Results as presented should be derived from and be consistent with the analysis done. For designed experiments in particular results should be summarised by treatment means estimated from the ANOVA, regression, GLM etc. analysis.  The summary should also include the corresponding standard errors of differences between means (SEDs), (or Least Significant Differences (LSDs) or standard errors of means (SEs)) and the degrees of freedom for the residual term from which the SED has been derived.  Table 2 of Bithell et al. 159, 252-266 illustrates this approach.

Excessive comparisons between treatments, not based on biological hypotheses, are discouraged.  In particular, the use of multiple comparison adjustments such as Duncan's or Tukey's is not acceptable, nor is the use of letters to denote treatments which are ‘not significantly different from each other’. 

 

Symbols, units and abbreviations should be expressed as Système International (SI) units. In exceptional circumstances, others may be used, provided they are consistent. Apply to the Editorial Office for advice.  

 

References  

References in the text should be inserted in parentheses in full for single and dual authored papers, but using the first author and et al. for multiple authored papers. Reference to personal communications, unedited and un-refereed work, and work that is unpublished should be minimal and should appear in the text only. It is the author's responsibility to obtain permission from colleagues to include their work as a personal communication. References in the list should follow the Harvard system. Refer to a recent copy of the journal for examples.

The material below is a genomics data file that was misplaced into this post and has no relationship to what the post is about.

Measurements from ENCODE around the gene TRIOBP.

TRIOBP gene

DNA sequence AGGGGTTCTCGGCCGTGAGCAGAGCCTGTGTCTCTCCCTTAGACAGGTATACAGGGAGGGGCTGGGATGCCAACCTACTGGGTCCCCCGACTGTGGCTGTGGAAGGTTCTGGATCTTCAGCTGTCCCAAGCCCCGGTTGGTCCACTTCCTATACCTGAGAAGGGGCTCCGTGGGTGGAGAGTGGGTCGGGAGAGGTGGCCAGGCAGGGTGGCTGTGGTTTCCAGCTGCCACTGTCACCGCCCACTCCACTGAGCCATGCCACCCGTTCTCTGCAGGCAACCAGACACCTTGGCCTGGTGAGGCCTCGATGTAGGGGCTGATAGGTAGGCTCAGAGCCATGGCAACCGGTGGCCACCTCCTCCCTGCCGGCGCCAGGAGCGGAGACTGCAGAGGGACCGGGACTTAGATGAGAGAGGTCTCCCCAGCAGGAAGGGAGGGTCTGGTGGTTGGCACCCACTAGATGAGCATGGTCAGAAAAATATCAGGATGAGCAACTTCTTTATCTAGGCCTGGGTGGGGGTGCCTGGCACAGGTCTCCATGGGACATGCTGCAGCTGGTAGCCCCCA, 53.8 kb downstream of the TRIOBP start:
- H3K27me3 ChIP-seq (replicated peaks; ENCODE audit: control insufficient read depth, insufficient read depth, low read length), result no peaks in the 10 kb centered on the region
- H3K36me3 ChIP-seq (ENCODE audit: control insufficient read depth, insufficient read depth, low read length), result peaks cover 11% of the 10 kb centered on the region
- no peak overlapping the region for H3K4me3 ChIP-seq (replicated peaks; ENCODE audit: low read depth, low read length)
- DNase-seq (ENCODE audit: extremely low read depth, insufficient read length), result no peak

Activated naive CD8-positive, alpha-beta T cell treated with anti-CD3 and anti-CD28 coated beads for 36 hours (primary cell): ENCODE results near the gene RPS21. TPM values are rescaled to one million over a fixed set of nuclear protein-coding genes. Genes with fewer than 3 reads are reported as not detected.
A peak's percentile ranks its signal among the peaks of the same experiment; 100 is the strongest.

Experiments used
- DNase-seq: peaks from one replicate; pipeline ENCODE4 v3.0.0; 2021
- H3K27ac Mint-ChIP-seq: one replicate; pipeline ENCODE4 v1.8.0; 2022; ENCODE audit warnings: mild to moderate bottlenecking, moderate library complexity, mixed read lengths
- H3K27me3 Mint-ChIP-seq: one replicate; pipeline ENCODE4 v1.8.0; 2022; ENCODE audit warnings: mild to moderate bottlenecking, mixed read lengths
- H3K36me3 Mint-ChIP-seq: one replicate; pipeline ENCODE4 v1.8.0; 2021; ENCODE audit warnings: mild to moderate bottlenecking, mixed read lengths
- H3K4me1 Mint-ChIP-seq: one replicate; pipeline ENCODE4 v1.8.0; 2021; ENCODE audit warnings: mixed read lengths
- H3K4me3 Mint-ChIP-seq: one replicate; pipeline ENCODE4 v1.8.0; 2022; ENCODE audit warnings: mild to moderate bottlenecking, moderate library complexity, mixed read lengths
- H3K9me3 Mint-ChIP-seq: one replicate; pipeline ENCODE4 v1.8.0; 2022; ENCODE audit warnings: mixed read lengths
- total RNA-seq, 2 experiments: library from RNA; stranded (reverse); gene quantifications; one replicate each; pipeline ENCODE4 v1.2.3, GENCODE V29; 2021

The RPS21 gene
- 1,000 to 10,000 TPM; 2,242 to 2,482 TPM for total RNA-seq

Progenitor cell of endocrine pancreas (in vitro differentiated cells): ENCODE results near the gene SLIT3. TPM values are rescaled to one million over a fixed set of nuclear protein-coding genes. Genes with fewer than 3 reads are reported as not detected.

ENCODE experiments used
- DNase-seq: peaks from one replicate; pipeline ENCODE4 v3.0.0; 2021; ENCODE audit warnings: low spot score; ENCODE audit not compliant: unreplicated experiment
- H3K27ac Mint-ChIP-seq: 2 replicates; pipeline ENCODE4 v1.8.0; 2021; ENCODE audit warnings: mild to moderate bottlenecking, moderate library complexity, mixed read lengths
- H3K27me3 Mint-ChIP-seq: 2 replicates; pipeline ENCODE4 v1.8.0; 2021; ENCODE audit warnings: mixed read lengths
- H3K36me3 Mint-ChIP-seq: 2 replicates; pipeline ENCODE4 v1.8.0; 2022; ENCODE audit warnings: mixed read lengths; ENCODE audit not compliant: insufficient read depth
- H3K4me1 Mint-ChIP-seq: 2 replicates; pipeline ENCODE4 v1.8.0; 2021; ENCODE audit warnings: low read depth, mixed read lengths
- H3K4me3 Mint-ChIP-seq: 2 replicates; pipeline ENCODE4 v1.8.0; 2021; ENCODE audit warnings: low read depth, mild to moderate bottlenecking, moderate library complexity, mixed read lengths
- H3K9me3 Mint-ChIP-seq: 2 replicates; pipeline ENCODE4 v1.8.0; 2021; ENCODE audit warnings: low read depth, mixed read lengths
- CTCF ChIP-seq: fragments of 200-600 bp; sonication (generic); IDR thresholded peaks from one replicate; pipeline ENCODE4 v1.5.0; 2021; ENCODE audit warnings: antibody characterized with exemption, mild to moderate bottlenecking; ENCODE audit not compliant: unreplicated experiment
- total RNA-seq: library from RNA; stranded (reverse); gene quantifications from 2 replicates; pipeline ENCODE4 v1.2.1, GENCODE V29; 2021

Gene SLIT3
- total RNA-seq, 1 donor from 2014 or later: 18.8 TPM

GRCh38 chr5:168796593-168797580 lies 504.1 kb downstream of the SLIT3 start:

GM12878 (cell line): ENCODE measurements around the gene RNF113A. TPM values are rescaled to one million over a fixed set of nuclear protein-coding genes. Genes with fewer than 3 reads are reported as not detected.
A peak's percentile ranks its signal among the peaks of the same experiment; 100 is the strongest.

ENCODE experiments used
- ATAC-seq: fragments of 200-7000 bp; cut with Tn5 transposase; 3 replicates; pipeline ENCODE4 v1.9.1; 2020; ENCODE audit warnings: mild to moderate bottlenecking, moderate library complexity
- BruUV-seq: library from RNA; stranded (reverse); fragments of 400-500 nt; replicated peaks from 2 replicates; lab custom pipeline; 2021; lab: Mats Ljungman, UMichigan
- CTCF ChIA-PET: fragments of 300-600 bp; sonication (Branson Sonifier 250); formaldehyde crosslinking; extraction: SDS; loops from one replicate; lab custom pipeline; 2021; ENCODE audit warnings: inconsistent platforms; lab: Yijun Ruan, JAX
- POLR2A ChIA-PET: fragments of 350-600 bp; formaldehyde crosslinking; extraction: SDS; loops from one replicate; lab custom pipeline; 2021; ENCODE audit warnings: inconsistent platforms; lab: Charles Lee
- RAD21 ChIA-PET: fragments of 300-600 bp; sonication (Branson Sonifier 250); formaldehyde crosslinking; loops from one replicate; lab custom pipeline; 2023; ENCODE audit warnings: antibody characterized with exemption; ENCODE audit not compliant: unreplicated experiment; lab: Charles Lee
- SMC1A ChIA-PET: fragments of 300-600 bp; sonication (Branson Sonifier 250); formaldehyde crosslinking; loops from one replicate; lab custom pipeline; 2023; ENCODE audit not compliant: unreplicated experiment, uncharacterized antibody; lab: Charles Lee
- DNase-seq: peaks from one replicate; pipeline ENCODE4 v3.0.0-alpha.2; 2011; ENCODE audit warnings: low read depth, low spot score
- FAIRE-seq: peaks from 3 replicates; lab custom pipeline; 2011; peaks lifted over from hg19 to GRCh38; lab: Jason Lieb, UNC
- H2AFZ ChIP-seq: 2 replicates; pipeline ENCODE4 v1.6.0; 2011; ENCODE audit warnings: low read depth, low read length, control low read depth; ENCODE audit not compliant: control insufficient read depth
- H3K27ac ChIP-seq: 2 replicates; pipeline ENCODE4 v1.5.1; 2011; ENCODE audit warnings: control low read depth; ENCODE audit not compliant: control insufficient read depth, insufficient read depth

Supplementary Material Quantitative biological data too extensive for inclusion in the print edition of the journal may be presented in the online edition, as supplementary material (supp. mat.). As such, it will be reviewed as an integral part of the paper. The availability of supp. mat. should be indicated in the main manuscript by a paragraph, to appear after the references, providing titles of figures, tables, etc. There are guidelines regarding supplementary material here.  

 

Graphics  

Numerical results should be presented either as tables or figures, but not both. The journal welcomes colour figures and plates, when information would be lost if reproduced in black and white. Please note there is a charge for colour in print - if you have colour figures please fill in the form here.